Hillary Clinton highlighted her antiwar efforts and embraced John Edwards’ $9.50 minimum wage as her five-day Iowa blitz drew to a close, a clear signal camp Clinton needed to do more than hop-scotch across the state on a “Hil-a-copter” and dispatch surrogates statewide to tell tales of the “human side” of Hillary.
In Grundy City Thursday, Clinton talked up her Senate votes to bring U.S. troops home from Iraq within a year.
“In the Senate, I’ve been fighting the Bush administration to change course and end the war,” Clinton said. I have voted to complete the redeployment of our forces by December 2008. I have voted repeatedly against continuing to fund the war.”
In response to a question about timetables for withdrawal, Clinton said: "I think we can bring nearly everybody hom, you know, certainly within a year if we keep at it and do it very steadily."
These remarks left two campaigns – Edwards’ and New Mexico Gov. Bill Richardson’s – with the impression Clinton was now embracing a full U.S. pullout from Iraq by the end of next year. If so, it would represent a stark contrast with her oft-stated “safe and responsible” troop withdrawal goal that lacks a hard timetable. Not incidentally, the Edwards and Richardson camps see it as a massive position switch more in line with their long-standing calls for rapid Iraq troop withdrawals.
Of the two, only the Richardson campaign complained on the record.
"Senator Clinton's statement that we could 'certainly get all the troops out within a year' is a stunning flip-flop from what she has been saying all along," Richardson said in a statement. "She consistently has called for leaving troops in Iraq to fight al-Qaida, train Iraqis, and protect U.S. assets. Has that suddenly been abandoned? If so, why has she changed her mind?
"In a September debate, she said that she could not commit to getting our troops out in five years, let alone in one year. Has anything changed about the logistics besides her position in the polls? It is clear that she is responding directly to my latest ad and my statements that she repeatedly has called for leaving thousands of troops in Iraq indefinitely. Rather than defending her position, apparently she simply has changed it."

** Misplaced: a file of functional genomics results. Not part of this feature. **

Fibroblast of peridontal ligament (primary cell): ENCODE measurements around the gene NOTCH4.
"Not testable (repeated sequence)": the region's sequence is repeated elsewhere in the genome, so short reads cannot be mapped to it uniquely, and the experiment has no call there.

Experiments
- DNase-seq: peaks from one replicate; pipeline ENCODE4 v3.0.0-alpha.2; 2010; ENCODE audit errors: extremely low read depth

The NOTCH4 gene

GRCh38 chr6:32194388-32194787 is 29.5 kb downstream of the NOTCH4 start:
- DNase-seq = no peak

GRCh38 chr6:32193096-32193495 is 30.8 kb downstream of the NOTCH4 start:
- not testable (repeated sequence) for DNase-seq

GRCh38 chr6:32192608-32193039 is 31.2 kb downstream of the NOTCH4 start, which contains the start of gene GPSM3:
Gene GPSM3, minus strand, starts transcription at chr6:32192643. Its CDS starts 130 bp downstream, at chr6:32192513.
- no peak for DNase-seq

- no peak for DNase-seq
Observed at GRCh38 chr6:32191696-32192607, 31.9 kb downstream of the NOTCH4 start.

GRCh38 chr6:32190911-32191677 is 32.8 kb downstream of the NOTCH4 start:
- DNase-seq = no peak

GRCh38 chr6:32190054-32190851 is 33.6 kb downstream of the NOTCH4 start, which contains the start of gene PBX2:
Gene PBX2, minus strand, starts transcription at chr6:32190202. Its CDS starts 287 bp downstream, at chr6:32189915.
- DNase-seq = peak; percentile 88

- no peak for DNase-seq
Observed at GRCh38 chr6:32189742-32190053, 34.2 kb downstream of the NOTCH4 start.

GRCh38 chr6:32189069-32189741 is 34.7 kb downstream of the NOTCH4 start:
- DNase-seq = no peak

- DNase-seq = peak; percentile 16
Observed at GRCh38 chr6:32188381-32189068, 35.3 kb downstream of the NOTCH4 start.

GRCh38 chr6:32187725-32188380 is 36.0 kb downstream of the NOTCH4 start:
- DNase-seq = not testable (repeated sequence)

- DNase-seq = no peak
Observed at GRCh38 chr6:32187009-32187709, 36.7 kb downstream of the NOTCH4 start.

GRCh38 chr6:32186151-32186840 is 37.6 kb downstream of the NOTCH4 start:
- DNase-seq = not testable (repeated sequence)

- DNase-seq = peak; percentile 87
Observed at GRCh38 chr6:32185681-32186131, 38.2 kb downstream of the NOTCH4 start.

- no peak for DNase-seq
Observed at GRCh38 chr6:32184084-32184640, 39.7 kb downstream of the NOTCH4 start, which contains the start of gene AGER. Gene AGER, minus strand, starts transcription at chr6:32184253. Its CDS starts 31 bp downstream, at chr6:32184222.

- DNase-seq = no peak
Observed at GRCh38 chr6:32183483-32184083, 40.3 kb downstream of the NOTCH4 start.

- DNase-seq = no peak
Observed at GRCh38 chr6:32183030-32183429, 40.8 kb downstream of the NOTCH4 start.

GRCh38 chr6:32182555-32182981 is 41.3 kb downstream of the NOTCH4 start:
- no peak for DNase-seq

Clinton’s camp says there no change in her position.
"Governor Richardson knows that Senator Clinton has been clear and consistent: if George Bush has not ended the war in Iraq, she will," campaign spokesman Phil Singer said. "As she has said, she would accomplish that by beginning to withdrawal our troops within 60 days after inauguration at the rate of one or two brigades a month. This would mean that nearly all troops could be home within a year."
Clinton aides say she has not and will not abandon the belief that a "small contingent" of U.S. combat troops would need to remain in Iraq to guard against a resurgent Al-Qaeda in Mesopotamia.
On the minimum wage, Clinton has now proposed legislation to increase the minimum wage to $9.50 and dropped that bill just before Congress adjourned for the year. This last-minute legislative move strongly signals Clinton feels the need to shore up support among working-class Democrats in Iowa and New Hampshire – households that once formed a core part of her base.
Edwards welcomed Clinton’s pre-Christmas embrace of a $9.50 wage threshold, something that for five months he's called on all Democratic presidential candidates to embrace.
“Just 14 days before the Iowa caucuses, Senator Clinton has answered my call,” Edwards said in a statement. “But changing America demands all of us do even more. In this spirit, I hope she will join me in rejecting the money of Washington lobbyists that is corrupting our system and hurting middle-class families.”
As for Barack Obama, he hasn't set a target number for the minimum wage. He has advocated indexing increases in the minimum wage to inflation. Campaign spokesman Bill Burton says that approach would increase the minimum wage to $9.50 per hour "as fast" as Edwards and now Clinton propose.
Poll tidbits: The New Gallup/USA Today poll today shows Obama and Clinton tied at 32 percent with Edwards at 18 percent. In four of six of the most recent New Hampshire polls, Clinton has lead with margins from 3 points to 14 points. Also, today's new Strategic Vision poll in Iowa shows Obama at 30 percent and Clinton and Edwards tied at 27 percent.
Reading between the line in the polls. Edwards announced this morning that uniquely among top-tier Democrats he will be in New Hampshire -- NOT IOWA -- the day after Christmas for events in Conway, Laconia, Manchester and Salem. This indicates Edwards sees a real chance to win in Iowa and doesn't want to neglect New Hampshire so he can capitalize on a possible Iowa victory. Of course, with Clinton and Obama in Iowa, Edwards can dominate the New Hampshire media market. But if Edwards were feeling uneasy about the must-win state of Iowa, he wouldn't dare venture to New Hampshire and leave the Iowa media market to Clinton and Obama.
In a release, Edwards touts 80 paid staff in the Granite State, "eight times the field organizers it had on the ground during the 2003-2004 cycle." Edwards says he can compete with "anyone's" field operation in New Hampshire. It's worth noting that while the Obama-Clinton battle in New Hampshire has ebbed and flowed, one constant in the polls has been a slow Edwards climb since mid-November from the low teens to the high teens. Still, he has yet to break 20 and probably needs to cross that threshold before the caucuses -- which may be another reason to hit New Hampshire on Boxing Day.